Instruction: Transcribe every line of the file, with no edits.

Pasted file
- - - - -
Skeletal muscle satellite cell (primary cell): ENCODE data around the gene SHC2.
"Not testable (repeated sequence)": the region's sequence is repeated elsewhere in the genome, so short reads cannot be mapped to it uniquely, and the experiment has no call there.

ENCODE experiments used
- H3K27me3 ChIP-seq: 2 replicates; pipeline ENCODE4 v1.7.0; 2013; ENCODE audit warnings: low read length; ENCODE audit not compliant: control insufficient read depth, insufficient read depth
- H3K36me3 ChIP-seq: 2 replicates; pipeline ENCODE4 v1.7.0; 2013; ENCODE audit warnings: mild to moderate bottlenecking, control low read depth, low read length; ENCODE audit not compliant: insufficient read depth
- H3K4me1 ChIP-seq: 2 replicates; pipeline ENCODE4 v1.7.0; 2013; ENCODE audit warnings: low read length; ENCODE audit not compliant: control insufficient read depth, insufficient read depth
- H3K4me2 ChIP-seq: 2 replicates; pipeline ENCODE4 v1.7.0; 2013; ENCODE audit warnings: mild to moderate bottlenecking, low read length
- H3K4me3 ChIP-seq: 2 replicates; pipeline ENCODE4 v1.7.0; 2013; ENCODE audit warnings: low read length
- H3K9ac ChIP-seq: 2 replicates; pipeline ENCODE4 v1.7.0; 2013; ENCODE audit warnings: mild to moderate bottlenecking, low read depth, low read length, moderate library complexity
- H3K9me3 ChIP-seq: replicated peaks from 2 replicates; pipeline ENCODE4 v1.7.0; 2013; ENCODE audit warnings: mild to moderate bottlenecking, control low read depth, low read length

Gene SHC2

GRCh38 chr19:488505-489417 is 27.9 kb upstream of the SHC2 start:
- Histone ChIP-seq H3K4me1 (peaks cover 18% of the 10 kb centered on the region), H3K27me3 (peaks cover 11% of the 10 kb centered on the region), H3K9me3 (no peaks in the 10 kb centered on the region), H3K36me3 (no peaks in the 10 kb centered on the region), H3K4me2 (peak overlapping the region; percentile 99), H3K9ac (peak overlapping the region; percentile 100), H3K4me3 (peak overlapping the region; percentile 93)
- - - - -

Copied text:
Skeletal muscle satellite cell (primary cell): ENCODE data around the gene SHC2.
"Not testable (repeated sequence)": the region's sequence is repeated elsewhere in the genome, so short reads cannot be mapped to it uniquely, and the experiment has no call there.

ENCODE experiments used
- H3K27me3 ChIP-seq: 2 replicates; pipeline ENCODE4 v1.7.0; 2013; ENCODE audit warnings: low read length; ENCODE audit not compliant: control insufficient read depth, insufficient read depth
- H3K36me3 ChIP-seq: 2 replicates; pipeline ENCODE4 v1.7.0; 2013; ENCODE audit warnings: mild to moderate bottlenecking, control low read depth, low read length; ENCODE audit not compliant: insufficient read depth
- H3K4me1 ChIP-seq: 2 replicates; pipeline ENCODE4 v1.7.0; 2013; ENCODE audit warnings: low read length; ENCODE audit not compliant: control insufficient read depth, insufficient read depth
- H3K4me2 ChIP-seq: 2 replicates; pipeline ENCODE4 v1.7.0; 2013; ENCODE audit warnings: mild to moderate bottlenecking, low read length
- H3K4me3 ChIP-seq: 2 replicates; pipeline ENCODE4 v1.7.0; 2013; ENCODE audit warnings: low read length
- H3K9ac ChIP-seq: 2 replicates; pipeline ENCODE4 v1.7.0; 2013; ENCODE audit warnings: mild to moderate bottlenecking, low read depth, low read length, moderate library complexity
- H3K9me3 ChIP-seq: replicated peaks from 2 replicates; pipeline ENCODE4 v1.7.0; 2013; ENCODE audit warnings: mild to moderate bottlenecking, control low read depth, low read length

Gene SHC2

GRCh38 chr19:488505-489417 is 27.9 kb upstream of the SHC2 start:
- Histone ChIP-seq H3K4me1 (peaks cover 18% of the 10 kb centered on the region), H3K27me3 (peaks cover 11% of the 10 kb centered on the region), H3K9me3 (no peaks in the 10 kb centered on the region), H3K36me3 (no peaks in the 10 kb centered on the region), H3K4me2 (peak overlapping the region; percentile 99), H3K9ac (peak overlapping the region; percentile 100), H3K4me3 (peak overlapping the region; percentile 93)